By Robert Schlesinger |
Although few doubt that more inclusive policies on immigration and poverty would likely help the Republican Party attract more voters, the GOP's problems stem more from its recent history than its ideological positioning. What it needs now are not necessarily new policies, but new faces to promote conservative principles and upset the older symbolic associations held by many voters about the GOP. In other words, the Republicans need to find their own Bill Clinton who in 1992 not only became the dynamic face of the "New Democrats," but also, as an "up by his bootstraps" Southern governor, was able to shatter the "tax and spend northern liberal elitist" image of the party, which had taken hold after Mondale's and Dukakis's presidential losses.
Simply put, American politicians help make their party brands and the Republicans have had too many high-profile embarrassments of late.
From Tea Party Senate candidates Todd Akin and Sharron Angle to presidential candidates Rick Santorum and Herman Cain, the GOP has seemed to be the party of erratic and risky politicians. Even New Jersey Gov. Chris Christie and former House Speaker Newt Gingrich—both of whom are popular among Republicans—carry this mantle of volatility. When Republicans haven't been seen as "wild-eyed populists," they've been viewed as the flip side of that coin: rich "out-of-touch" capitalists. From Senate candidates Carly Fiorina and Linda McMahon to presidential nominee Mitt Romney, Republicans have had a difficult time convincing Americans that they can relate to their economic concerns.
The GOP has been plagued by either too much or not enough authenticity. But there's a bigger issue weighing down the Republican Party than these recent—and notably losing—candidates.
While many Republicans are loath to admit this, the party has not yet recovered from George W. Bush's second term. Not only was Bush the most polarizing president up until Barack Obama, but the economic meltdown that happened on his watch traumatized most Americans. They're just not yet ready to entrust the nation's helm to the party that seemed to call forth the storm. To restore the GOP's former luster, the party needs to face facts.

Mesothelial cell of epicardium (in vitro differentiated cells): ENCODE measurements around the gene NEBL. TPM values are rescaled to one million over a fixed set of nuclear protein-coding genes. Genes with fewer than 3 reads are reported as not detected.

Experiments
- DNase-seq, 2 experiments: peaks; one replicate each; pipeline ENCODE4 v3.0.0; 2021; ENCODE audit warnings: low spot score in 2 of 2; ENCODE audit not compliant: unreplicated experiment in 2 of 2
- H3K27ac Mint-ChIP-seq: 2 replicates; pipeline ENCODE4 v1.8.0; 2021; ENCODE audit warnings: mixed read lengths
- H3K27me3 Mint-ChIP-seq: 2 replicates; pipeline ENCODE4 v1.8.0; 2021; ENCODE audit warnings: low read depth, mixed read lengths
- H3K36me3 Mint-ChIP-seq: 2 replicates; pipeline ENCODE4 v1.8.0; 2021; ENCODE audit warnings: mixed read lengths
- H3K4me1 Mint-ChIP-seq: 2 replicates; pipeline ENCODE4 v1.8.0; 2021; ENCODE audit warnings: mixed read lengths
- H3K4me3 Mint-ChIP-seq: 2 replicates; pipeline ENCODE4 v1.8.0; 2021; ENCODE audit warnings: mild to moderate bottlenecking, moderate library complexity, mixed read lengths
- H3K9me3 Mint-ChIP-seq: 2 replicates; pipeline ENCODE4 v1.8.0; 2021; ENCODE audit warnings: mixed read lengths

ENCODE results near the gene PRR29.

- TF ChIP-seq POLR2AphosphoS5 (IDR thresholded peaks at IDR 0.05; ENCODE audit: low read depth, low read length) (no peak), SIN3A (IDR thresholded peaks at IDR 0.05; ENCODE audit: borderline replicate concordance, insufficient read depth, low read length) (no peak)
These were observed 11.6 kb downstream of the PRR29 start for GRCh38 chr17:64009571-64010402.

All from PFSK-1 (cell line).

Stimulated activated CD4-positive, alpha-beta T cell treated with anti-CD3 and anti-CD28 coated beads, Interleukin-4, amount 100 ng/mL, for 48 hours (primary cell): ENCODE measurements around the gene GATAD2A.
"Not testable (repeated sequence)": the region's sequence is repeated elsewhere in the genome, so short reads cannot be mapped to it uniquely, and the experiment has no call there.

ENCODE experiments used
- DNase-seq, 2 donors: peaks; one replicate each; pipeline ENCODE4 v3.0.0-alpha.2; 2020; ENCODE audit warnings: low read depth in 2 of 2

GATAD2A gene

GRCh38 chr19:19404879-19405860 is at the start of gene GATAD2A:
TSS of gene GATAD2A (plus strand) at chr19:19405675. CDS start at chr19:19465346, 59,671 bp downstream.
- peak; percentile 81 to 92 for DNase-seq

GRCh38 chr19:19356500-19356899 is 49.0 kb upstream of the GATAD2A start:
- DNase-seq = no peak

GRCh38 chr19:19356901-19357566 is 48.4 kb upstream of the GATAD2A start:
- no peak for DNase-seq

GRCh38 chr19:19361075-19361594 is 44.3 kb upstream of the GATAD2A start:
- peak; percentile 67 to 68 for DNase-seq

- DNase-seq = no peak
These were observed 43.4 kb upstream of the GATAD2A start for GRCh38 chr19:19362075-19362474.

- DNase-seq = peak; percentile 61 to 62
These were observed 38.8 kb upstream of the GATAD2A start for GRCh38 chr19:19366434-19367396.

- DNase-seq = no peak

First, Bush left office with an abysmal second term approval rating, clocking in near Truman and Nixon. Second, the congressional scandals that rocked the Capitol prior to the 2006 election (i.e., lobbyist Jack Abramoff and his dealings with Reps. Tom Delay and Bob Ney to Rep. Mark Foley's shocking texts to congressional pages) made it tough for many voters to believe that the Republicans cared about moral character and family values. Third, the spending increases (e.g., Medicare prescription drug coverage) and the initiation of two wars further made it difficult to conceive of the GOP as the party of "small government." Power seemed paramount.
Will Republicans get past these negative associations? Yes. Time is on their side. But in the interim, the GOP should actively promote the party's rising stars. Whether Sens. Marco Rubio, Kelly Ayotte, Ted Cruz, and Tim Scott or Govs. Nikki Haley, Mary Fallin, Susana Martinez, and Bobby Jindal, they should start speaking for the party. Republicans need to make their message: "out with the old and in with the new." The only thing really holding the GOP back is its nostalgia.
About Lara Brown Assistant Professor of Political Science at Villanova University
Ford O'Connell Republican Strategist and Political Analyst
Jamie Chandler Political Scientist at Hunter College
Brad Bannon President of Bannon Communications Research
Mercedes Schlapp Cofounder of Cove Strategies